High inflation rattles UK home loan market
June 11, 2023 11:38 AM
Britain's retail lenders are withdrawing fixed home-loan products, as elevated inflation sparks fears of more Bank of England interest rate hikes and worsens the cost-of-living crisis.
UK banks mostly offer mortgages with a fixed interest rate for a set period -- typically two to five years -- but after expiry this becomes variable or a new rate is fixed in line with prevailing market conditions.
However, recent inflation data sparked speculation that the central bank will ramp up its key interest rate even higher to contain stubbornly high inflation.
That could further squeeze living standards and spell more gloom for Prime Minister Rishi Sunak's Conservative government before a general election expected next year.
- Mortgages pulled -
"Mortgages are being pulled, and then coming back to the market at a higher rate," said Sarah Coles, head of personal finance at stockbroker Hargreaves Lansdown.
HSBC joined the fray on Thursday, suspending certain home loans as it also sought to cope with significant new demand but stressed there was no change for existing customers.
Nationwide, one of the country's biggest home loan providers, was among a growing number of banks lifting product rates.
The total number of available mortgage products has meanwhile fallen by about five percent in just under one month, according to data provider Moneyfacts.
"This has been going on ever since the news emerged a couple of weeks ago that core inflation had risen," Coles told AFP.
The BoE last month lifted its key interest rate to 4.50 percent, its 12th increase in a row.
Retail lenders tend to match the central bank's increases to borrowing costs, sparking higher loan repayments, weighing on house prices and denting economic activity.
Although UK inflation slowed to a 13-month low in April, it remains elevated at 8.7 percent as soaring food bills offset weaker energy costs -- and is still more than four times the BoE's 2.0-percent target.
And core inflation, which strips out volatile energy and food, accelerated to 6.8 percent or the highest since 1992.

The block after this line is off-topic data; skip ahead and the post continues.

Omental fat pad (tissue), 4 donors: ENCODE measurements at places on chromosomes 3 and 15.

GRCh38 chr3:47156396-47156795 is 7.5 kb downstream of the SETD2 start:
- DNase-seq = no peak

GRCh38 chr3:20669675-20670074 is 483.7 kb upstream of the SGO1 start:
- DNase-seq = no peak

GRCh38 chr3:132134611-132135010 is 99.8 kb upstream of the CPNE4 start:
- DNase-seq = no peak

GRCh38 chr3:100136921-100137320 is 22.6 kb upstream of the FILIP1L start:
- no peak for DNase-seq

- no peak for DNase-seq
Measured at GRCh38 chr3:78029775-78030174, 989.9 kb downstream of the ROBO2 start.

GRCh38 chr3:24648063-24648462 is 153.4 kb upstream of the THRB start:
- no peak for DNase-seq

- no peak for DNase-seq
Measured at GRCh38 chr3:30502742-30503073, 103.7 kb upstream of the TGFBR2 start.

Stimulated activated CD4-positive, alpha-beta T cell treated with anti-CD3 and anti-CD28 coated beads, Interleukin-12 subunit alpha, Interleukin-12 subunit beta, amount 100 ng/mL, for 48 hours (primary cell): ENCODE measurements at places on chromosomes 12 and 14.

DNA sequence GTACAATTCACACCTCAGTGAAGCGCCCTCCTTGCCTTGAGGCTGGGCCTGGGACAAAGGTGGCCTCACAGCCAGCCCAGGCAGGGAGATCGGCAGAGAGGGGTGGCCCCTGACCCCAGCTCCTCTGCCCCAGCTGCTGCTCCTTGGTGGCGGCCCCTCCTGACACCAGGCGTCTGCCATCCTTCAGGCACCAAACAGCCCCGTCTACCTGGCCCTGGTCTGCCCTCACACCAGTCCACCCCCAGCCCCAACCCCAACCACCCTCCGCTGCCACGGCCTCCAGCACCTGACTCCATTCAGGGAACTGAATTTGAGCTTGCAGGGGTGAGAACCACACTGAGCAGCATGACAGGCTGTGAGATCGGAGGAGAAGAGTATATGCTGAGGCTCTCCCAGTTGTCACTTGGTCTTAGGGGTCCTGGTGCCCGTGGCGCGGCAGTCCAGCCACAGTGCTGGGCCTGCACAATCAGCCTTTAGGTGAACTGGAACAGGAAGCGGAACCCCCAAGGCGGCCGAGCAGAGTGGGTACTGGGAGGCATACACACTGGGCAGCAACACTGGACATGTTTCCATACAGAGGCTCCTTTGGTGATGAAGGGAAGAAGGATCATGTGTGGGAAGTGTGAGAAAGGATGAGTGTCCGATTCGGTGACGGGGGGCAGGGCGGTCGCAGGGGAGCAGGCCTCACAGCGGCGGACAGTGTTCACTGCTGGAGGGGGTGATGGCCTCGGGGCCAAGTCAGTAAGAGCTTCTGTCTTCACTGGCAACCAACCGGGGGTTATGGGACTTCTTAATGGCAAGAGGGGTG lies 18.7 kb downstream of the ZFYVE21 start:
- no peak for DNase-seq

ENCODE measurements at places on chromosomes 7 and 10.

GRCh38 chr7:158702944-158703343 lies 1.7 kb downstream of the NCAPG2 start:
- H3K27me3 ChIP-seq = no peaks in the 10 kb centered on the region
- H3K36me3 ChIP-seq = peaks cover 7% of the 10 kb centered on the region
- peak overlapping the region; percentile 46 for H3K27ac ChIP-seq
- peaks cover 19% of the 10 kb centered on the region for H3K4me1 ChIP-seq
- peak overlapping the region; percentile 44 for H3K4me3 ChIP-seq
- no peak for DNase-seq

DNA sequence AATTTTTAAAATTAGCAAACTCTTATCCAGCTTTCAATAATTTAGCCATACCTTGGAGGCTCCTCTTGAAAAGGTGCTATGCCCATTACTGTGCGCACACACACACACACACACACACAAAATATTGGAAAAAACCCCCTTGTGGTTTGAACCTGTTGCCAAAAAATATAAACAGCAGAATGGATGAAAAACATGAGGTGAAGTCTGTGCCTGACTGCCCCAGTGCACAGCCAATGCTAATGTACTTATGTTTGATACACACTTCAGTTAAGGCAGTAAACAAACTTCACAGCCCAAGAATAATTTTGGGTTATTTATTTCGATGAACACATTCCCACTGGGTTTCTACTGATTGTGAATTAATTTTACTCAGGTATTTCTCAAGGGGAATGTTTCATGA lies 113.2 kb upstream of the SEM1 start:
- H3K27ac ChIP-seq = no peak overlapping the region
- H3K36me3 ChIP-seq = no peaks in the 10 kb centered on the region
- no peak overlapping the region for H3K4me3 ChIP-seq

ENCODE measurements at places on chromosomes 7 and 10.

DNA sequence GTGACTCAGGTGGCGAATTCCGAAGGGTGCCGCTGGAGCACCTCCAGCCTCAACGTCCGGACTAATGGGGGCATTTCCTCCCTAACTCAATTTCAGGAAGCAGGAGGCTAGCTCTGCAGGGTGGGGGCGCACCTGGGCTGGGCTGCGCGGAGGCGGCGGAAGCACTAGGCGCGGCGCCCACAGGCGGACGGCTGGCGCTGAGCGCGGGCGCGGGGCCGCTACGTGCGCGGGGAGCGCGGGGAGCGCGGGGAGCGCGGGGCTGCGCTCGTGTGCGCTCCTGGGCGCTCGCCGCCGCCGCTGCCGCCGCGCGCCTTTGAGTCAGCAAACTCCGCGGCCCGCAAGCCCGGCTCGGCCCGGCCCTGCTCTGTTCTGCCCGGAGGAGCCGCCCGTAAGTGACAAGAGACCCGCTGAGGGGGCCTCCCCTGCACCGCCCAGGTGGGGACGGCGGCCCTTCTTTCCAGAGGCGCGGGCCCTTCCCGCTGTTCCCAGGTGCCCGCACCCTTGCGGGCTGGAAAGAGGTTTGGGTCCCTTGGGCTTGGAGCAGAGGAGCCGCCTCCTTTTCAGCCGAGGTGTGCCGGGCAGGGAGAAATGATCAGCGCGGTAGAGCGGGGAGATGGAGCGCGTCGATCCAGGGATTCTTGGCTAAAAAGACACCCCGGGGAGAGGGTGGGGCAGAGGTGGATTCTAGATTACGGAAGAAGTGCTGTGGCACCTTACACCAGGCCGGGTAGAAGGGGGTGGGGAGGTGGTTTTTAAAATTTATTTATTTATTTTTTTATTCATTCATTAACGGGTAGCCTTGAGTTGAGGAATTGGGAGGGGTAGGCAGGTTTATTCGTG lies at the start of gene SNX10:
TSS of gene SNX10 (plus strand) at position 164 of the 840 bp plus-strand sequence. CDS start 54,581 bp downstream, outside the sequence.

That cemented expectations of another BoE rate hike, with some investors predicting it could reach 5.5 percent by year-end.
The data also sent the UK government's long-term borrowing costs -- used as a reference for mortgage products -- jumping.
The yield on the 10-year UK government bond briefly rose not far from levels hit in October following unfunded tax cuts that sank the short-lived administration of Sunak's predecessor Liz Truss.
Average two-year fixed mortgage rates had hovered close to two percent in recent years, but rose sharply during the Truss premiership and before the BoE began lifting rates in December 2021.
And they gained about 0.5 percentage points over the last month to approach an average fix of six percent according to Moneyfacts.
That means that many Britons reaching the end of their current fixed home loans are forced to accept higher rates with far bigger monthly repayments.
- Financial problems -
Hargreaves Lansdown estimates 16 percent of Britons are already struggling to meet monthly mortgage repayments.
"Anyone whose deal comes to an end this year is set to see their monthly payments increase by an average of £192, but almost two-thirds of people said this would cause them financial problems," said Coles.
Many Britons "may need to extend (the term of) their mortgage for it to remain affordable, which will keep monthly payments lower, but will mean paying more interest over the long run".
Coles added that "in extreme circumstances" some may need to consider "selling up and downsizing" and warned this would hit the property market.
Consumers' incomes will take a big hit as they struggle to refinance, according to AJ Bell investment director Russ Mould.
The BoE is meanwhile attempting to bring down inflation in the long run.
"Higher mortgage rates mean higher interest costs and higher interest costs mean lower disposable income," he told AFP.
"The choice is between higher interest rates or inflation -- or possibly both," Mould cautioned.